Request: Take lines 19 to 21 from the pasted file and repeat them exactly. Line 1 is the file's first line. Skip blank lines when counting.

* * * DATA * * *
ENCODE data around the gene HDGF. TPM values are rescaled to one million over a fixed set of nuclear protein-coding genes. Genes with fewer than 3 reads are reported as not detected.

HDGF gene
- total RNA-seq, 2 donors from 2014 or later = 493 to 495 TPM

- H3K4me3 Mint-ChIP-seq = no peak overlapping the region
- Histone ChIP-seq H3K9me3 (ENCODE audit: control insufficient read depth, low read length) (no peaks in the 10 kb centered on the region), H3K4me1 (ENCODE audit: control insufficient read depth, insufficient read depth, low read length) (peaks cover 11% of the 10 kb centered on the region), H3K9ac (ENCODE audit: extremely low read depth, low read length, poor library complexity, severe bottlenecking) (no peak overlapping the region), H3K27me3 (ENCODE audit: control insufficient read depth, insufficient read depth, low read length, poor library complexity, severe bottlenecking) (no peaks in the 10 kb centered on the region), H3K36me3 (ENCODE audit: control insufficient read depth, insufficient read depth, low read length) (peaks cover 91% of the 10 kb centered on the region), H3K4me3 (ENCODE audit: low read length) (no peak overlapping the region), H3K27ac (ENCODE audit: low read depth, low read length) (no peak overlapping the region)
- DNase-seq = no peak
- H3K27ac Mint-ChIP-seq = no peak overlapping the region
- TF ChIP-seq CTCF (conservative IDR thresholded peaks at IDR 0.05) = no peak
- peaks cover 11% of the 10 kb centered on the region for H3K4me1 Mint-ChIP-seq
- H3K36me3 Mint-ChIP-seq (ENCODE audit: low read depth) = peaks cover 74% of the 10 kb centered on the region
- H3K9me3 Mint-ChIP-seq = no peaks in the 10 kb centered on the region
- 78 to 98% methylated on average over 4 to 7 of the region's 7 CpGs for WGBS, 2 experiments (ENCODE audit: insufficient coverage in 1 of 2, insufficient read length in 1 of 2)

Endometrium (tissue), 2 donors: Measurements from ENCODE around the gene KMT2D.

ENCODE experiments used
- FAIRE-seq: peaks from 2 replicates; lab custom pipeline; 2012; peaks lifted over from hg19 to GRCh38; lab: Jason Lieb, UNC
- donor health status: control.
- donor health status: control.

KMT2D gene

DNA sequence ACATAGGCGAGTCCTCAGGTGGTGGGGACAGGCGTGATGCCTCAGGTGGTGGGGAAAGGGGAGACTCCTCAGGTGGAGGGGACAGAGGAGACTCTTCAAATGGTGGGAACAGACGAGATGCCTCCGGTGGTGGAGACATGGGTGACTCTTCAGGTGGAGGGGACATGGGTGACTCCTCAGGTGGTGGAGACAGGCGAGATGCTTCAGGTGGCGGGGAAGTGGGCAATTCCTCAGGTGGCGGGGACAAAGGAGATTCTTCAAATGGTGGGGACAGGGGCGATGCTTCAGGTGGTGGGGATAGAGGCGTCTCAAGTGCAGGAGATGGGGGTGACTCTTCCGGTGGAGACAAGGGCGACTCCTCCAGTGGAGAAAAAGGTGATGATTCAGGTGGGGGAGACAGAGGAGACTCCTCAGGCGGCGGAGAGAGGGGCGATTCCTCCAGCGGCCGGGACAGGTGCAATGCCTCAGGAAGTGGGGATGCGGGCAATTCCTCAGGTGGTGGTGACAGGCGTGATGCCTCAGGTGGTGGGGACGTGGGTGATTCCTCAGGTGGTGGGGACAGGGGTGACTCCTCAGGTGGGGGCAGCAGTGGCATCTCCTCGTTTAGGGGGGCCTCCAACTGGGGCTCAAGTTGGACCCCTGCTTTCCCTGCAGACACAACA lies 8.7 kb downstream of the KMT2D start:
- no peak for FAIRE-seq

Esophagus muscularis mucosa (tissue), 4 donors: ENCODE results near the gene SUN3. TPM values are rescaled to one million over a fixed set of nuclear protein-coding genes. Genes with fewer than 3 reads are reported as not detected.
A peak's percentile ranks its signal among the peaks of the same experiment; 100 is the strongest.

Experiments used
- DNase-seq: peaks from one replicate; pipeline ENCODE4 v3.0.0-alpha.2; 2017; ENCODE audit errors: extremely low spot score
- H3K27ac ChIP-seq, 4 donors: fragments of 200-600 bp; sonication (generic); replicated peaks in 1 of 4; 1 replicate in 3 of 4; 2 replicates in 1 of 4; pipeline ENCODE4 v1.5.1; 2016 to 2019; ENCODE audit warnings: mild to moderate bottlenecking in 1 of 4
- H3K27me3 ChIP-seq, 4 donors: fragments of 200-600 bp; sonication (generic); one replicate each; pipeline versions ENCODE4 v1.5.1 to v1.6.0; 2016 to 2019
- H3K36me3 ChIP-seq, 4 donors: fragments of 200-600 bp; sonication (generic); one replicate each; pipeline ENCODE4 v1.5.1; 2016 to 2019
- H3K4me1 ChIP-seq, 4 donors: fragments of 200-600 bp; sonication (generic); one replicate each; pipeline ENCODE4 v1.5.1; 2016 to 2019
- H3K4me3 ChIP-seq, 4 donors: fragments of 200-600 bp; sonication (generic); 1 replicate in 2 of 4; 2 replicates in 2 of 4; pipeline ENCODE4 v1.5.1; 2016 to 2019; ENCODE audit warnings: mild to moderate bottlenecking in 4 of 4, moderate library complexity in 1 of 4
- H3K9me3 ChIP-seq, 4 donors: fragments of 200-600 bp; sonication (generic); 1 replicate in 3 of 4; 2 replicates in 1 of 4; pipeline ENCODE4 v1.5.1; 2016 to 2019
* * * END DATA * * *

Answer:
DNA sequence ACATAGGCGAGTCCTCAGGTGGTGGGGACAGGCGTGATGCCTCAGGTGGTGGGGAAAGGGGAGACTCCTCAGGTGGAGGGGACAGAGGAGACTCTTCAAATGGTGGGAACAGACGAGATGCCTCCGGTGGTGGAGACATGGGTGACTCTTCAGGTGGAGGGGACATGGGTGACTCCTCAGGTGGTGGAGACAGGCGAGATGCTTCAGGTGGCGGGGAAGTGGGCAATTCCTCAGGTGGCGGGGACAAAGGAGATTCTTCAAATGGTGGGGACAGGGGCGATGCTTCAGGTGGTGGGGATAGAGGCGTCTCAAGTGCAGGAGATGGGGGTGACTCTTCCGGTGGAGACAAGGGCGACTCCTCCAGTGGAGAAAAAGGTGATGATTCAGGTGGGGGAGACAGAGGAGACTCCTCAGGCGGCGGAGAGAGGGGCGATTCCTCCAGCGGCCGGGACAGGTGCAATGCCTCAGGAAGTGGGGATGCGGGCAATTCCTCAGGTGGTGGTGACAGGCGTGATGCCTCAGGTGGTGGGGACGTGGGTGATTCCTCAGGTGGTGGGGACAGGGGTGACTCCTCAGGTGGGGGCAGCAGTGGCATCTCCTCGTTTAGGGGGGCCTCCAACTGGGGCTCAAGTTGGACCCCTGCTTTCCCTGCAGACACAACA lies 8.7 kb downstream of the KMT2D start:
- no peak for FAIRE-seq

Esophagus muscularis mucosa (tissue), 4 donors: ENCODE results near the gene SUN3. TPM values are rescaled to one million over a fixed set of nuclear protein-coding genes. Genes with fewer than 3 reads are reported as not detected.